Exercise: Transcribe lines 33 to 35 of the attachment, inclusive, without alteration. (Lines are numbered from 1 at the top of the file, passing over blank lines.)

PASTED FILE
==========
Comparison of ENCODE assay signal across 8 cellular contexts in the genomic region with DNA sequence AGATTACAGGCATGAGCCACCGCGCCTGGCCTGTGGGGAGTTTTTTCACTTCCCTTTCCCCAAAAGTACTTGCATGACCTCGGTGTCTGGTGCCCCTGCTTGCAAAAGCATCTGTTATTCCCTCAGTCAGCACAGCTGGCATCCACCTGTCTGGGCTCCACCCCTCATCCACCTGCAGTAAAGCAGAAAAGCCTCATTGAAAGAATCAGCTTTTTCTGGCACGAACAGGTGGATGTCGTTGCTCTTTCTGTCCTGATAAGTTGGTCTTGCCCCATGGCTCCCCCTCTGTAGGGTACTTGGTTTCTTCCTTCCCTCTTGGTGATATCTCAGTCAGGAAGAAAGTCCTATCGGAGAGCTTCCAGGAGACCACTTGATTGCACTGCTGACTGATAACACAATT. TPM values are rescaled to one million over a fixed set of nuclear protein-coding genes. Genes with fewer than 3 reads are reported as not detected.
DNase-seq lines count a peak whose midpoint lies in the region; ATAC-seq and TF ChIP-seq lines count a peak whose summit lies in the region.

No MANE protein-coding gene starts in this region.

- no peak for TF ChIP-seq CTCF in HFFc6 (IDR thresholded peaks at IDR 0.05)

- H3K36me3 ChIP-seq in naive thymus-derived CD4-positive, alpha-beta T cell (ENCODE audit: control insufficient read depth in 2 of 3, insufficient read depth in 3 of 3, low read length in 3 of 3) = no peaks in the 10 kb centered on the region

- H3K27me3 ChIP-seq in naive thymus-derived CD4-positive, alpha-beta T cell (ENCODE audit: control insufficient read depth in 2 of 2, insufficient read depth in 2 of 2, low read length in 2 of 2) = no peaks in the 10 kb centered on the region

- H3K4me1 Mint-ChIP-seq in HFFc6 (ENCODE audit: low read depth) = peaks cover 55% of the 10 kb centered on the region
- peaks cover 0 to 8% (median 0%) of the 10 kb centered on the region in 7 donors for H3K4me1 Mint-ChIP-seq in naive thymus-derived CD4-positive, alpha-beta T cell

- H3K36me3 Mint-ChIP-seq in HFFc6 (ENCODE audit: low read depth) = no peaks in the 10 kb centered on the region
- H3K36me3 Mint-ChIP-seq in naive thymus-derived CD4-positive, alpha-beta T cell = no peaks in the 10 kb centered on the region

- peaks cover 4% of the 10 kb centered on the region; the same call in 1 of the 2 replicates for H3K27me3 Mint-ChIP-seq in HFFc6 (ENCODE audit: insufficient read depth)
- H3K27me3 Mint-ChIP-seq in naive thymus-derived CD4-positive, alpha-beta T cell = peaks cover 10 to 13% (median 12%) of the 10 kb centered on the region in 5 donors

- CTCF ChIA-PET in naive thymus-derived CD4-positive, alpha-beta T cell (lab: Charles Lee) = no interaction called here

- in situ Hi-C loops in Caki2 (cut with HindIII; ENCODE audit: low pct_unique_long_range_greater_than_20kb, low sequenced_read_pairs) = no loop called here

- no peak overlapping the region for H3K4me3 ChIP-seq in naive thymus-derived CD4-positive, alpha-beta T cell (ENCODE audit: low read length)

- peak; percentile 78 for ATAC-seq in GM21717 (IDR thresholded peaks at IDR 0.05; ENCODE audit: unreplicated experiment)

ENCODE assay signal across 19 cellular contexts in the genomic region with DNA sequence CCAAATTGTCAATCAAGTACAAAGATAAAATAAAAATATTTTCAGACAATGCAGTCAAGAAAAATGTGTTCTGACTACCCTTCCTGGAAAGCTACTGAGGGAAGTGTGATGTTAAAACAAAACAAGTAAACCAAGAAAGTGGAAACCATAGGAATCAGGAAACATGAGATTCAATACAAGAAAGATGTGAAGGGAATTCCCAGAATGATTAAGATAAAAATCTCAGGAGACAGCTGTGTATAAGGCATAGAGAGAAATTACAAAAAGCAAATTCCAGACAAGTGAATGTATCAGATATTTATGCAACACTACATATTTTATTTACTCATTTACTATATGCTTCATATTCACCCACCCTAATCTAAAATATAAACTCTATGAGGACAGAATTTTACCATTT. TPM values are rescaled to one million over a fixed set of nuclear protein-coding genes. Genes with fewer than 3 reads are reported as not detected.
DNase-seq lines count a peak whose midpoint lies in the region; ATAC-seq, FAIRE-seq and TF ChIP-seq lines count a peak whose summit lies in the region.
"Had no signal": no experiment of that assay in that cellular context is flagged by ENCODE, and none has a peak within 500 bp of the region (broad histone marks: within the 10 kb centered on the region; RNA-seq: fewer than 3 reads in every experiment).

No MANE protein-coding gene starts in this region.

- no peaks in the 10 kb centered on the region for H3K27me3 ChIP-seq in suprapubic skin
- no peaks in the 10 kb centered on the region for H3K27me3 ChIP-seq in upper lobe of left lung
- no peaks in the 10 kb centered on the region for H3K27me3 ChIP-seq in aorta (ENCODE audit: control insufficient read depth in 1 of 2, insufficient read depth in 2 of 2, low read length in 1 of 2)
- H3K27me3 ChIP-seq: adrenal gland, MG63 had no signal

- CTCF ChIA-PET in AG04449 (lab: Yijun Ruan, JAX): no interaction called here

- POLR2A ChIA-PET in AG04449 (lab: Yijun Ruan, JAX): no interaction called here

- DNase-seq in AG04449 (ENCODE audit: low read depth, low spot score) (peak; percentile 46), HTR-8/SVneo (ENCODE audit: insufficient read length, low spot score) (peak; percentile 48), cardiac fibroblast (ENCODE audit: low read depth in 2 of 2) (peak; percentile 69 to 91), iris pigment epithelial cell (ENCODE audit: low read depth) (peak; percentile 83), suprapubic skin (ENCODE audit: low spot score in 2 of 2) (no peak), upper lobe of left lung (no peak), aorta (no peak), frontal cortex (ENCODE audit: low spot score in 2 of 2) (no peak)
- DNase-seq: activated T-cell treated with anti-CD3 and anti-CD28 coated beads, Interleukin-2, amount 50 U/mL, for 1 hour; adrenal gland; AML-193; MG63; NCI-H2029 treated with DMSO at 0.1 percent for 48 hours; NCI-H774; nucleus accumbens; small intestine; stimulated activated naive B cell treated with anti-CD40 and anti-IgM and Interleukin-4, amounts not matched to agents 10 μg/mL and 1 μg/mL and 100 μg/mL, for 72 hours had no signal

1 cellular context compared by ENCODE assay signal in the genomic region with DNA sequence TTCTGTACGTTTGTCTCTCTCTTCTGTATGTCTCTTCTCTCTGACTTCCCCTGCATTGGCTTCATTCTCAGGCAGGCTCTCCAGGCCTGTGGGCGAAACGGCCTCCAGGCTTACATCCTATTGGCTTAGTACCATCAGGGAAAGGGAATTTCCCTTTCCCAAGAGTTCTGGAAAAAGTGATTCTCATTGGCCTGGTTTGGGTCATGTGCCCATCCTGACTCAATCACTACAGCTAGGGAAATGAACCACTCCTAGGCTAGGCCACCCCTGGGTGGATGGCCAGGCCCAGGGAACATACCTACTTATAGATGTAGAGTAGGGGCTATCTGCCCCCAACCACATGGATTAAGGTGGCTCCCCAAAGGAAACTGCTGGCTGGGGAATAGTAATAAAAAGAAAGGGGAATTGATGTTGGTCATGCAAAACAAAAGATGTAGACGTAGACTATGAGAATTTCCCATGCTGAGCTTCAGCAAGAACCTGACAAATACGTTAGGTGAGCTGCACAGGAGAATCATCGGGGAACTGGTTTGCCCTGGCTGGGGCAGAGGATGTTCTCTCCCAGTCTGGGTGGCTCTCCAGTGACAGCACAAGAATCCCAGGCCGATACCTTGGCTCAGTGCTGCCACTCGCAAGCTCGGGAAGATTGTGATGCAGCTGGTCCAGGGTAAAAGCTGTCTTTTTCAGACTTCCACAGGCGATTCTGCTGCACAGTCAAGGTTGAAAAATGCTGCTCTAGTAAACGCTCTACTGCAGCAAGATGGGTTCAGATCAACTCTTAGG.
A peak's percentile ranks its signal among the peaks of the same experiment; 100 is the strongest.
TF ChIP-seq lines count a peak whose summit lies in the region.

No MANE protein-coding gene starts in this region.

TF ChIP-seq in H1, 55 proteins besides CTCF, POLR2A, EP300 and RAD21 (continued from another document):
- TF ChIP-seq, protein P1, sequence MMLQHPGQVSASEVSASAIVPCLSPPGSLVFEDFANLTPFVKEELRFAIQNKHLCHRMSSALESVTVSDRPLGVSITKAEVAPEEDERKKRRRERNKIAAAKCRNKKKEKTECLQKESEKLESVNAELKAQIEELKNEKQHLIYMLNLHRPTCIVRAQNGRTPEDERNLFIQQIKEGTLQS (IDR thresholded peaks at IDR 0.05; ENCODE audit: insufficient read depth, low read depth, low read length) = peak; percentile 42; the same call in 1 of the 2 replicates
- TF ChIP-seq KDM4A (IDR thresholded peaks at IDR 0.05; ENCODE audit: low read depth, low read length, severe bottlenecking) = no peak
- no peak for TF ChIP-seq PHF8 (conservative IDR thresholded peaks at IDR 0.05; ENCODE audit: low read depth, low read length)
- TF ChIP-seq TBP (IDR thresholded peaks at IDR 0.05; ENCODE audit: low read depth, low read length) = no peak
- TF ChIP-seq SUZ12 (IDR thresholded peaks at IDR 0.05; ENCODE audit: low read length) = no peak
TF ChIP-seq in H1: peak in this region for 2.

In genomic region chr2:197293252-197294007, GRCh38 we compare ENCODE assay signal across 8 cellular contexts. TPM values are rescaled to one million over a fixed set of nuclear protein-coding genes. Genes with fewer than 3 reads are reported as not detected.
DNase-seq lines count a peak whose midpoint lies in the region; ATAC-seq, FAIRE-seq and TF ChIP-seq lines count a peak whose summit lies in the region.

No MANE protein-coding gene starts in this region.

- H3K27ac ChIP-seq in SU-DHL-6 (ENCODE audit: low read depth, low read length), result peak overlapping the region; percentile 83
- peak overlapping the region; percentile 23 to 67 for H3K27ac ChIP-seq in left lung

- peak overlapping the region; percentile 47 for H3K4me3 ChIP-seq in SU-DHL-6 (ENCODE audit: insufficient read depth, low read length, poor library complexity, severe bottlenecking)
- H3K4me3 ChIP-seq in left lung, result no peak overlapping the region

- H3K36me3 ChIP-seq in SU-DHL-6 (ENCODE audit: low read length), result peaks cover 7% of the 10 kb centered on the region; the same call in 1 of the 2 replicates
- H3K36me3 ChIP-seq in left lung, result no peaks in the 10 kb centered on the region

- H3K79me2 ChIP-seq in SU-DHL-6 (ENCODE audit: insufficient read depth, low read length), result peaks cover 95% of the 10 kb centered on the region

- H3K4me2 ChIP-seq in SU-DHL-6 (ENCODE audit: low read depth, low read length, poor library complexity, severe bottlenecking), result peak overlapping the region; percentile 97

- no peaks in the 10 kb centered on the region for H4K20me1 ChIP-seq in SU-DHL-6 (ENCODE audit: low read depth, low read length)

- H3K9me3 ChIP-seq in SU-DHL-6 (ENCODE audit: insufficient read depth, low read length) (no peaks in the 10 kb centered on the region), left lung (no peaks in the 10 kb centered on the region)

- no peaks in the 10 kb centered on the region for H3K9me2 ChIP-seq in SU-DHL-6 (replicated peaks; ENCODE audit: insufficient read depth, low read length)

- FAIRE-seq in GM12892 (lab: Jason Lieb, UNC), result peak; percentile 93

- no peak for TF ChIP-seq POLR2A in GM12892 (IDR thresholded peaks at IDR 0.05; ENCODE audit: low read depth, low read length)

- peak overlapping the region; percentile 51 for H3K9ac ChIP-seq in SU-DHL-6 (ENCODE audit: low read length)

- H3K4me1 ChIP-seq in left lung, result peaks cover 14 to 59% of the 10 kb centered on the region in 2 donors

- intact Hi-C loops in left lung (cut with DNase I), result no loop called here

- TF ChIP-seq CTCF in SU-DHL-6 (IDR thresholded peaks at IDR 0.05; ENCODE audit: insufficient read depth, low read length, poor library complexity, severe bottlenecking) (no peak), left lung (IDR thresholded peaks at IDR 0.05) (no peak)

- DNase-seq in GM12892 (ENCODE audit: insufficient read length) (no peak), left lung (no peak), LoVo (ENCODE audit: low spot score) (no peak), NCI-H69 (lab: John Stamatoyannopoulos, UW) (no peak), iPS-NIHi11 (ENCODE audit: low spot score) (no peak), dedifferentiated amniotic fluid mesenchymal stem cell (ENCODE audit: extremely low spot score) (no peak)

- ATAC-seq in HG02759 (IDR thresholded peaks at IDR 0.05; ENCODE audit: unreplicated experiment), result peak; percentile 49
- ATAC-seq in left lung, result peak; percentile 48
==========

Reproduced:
TF ChIP-seq in H1, 55 proteins besides CTCF, POLR2A, EP300 and RAD21 (continued from another document):
- TF ChIP-seq, protein P1, sequence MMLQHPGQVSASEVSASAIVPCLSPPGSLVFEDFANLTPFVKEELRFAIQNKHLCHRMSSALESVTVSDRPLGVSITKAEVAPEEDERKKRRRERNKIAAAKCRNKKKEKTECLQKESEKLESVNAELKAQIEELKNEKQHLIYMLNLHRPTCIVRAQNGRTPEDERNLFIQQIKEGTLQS (IDR thresholded peaks at IDR 0.05; ENCODE audit: insufficient read depth, low read depth, low read length) = peak; percentile 42; the same call in 1 of the 2 replicates
- TF ChIP-seq KDM4A (IDR thresholded peaks at IDR 0.05; ENCODE audit: low read depth, low read length, severe bottlenecking) = no peak